Sinbad and he Eye of the Tiger had an evil sorceress who turns the legitimate pretender to the throne into a baboon. (No, his name wasn't George W Bush.) So off to Hyperborea go Sinbad and Jane Seymour. Oh, and when the evil sorceress turns herself into a seagull to spy on our valorous crew, it backfires on her because she doesn't drink enough of the magic potion to change back so she winds up with one seagull leg. There go her Betty Grable gams.

#73 ::: Lucy Kemnitzer ::: (view all by) ::: November 01, 2009, 05:05 PM:

I usually get somewhere north of sixty. Closer to eighty, maybe, when you count the young adults that arrive later. But two weeks ago there was a fatal stabbing two blocks away and a week ago there was a shooting six blocks away, and I got maybe ten last night.

I understand. But. I wish I had more.

#74 ::: Syd ::: (view all by) ::: November 01, 2009, 05:16 PM:

Serge @ 72: That's the one! And please don't worry, I think you Roquefort your talents as a compendium of cheese!

I guess I'll have to check out Sinbad-with-Seymour now, too.

#75 ::: Rob Rusick ::: (view all by) ::: November 01, 2009, 05:37 PM:

Serge @69: By the way, did you recognize Tom Baker as the captain of the ship that takes them to the North Pole?

I recall an interview talking about roles he didn't get or didn't work out, where he expressed regret that he hadn't got the role of the monster.

He also said his part in the TV movie about King Tut's curse had been bigger, but Raymond Burr had most of it edited out.

#76 ::: Joel Polowin ::: (view all by) ::: November 01, 2009, 06:10 PM:

Bill Stewart @ 71: Anybody have a good pumpkin soup recipe?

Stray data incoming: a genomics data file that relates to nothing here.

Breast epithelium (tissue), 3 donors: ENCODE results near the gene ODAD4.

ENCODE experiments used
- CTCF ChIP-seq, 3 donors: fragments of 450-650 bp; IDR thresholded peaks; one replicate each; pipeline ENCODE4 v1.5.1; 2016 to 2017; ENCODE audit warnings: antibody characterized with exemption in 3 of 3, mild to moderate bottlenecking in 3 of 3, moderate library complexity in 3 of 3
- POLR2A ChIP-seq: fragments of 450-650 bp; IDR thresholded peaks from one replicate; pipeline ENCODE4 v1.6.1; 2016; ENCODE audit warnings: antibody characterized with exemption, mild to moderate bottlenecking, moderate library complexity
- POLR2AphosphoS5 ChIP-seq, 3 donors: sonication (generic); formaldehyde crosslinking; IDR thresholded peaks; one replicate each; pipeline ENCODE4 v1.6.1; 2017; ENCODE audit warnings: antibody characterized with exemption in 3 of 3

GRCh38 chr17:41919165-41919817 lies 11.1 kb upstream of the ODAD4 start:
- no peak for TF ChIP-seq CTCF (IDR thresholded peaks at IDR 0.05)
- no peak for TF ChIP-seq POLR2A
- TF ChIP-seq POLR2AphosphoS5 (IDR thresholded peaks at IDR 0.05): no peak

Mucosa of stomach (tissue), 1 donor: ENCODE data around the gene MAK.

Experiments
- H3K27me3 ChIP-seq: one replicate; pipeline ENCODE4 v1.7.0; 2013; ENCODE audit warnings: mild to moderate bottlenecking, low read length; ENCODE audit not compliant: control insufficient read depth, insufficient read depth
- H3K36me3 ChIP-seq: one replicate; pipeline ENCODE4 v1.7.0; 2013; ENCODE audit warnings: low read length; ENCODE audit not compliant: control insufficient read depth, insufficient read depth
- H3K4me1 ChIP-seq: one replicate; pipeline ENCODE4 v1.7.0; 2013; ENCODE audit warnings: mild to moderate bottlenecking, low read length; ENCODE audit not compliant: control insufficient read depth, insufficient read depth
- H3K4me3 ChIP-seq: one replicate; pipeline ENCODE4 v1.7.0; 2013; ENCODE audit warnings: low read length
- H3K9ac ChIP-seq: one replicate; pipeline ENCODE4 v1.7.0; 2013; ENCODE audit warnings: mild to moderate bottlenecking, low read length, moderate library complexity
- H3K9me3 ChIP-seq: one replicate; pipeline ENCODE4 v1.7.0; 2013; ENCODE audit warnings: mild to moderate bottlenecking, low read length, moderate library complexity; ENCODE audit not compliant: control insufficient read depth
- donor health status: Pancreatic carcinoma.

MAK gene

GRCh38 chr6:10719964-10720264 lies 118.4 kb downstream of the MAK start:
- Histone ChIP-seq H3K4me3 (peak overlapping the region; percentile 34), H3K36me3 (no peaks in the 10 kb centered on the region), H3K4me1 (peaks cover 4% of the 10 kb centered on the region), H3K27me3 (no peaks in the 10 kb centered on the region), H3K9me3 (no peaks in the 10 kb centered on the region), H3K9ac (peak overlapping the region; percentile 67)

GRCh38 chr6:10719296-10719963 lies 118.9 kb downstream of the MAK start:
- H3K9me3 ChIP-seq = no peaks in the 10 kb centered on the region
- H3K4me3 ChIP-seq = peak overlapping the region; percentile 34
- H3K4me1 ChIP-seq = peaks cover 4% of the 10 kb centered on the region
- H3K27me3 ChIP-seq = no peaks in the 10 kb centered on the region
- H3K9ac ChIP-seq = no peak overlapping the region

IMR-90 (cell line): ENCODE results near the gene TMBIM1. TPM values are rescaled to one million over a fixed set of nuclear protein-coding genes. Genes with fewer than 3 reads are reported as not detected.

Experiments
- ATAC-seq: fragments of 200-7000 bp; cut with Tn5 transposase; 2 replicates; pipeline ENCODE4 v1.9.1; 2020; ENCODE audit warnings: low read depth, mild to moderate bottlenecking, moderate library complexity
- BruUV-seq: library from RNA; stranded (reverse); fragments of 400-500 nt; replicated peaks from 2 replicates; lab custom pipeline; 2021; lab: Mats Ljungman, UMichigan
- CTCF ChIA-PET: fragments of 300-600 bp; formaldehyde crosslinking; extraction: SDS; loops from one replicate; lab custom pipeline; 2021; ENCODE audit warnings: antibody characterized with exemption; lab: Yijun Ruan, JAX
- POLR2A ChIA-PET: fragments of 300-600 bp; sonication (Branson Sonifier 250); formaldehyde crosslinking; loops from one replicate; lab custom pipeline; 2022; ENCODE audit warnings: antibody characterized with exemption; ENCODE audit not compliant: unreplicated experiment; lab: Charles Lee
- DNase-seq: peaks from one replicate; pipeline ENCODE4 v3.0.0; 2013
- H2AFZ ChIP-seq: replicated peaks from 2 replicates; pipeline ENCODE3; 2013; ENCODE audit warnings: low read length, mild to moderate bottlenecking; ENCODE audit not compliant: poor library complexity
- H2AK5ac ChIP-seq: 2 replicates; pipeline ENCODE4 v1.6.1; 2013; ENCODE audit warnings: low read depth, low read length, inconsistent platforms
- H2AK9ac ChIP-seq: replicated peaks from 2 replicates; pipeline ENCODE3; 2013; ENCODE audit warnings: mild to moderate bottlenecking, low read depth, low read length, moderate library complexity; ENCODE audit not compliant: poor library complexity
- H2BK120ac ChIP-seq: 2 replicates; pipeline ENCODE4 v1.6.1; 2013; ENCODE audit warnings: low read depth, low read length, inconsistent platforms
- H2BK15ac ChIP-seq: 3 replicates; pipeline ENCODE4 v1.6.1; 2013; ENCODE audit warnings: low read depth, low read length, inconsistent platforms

The soup which I have just finished cooking and am now eating was made approximately like this:

1 medium pumpkin (about 1/3 will be unused)
water
2 tsp powdered ginger
1 tsp powdered mustard
1½ tsp salt
250 mL table cream (18% milk fat)
4 eggs

Halve pumpkin; remove seeds. Place halves cut-side down in shallow baking dishes or on cookie sheets with rims; bake for 1 hour at 350°ree;F. Rotate pumpkin halves so cut sides are upward; bake for another ½ hour.

Scoop pumpkin flesh from the rind. Run about 2/3 of it through a blender or food processor, adding enough water that the result can flow slowly. (The remaining pumpkin is not needed for this recipe.) Put the result in a large slow cooker; mix in spices and bring to a simmer. If necessary, add more water to give a thick soup. Mix in the cream.

Beat 2 of the eggs, and mix in about the same volume of hot soup, then add the mixture back to the crock put with good stirring. Repeat for the other 2 eggs. Bring back to a simmer.

Serve as-is or over chunks of bread.

-----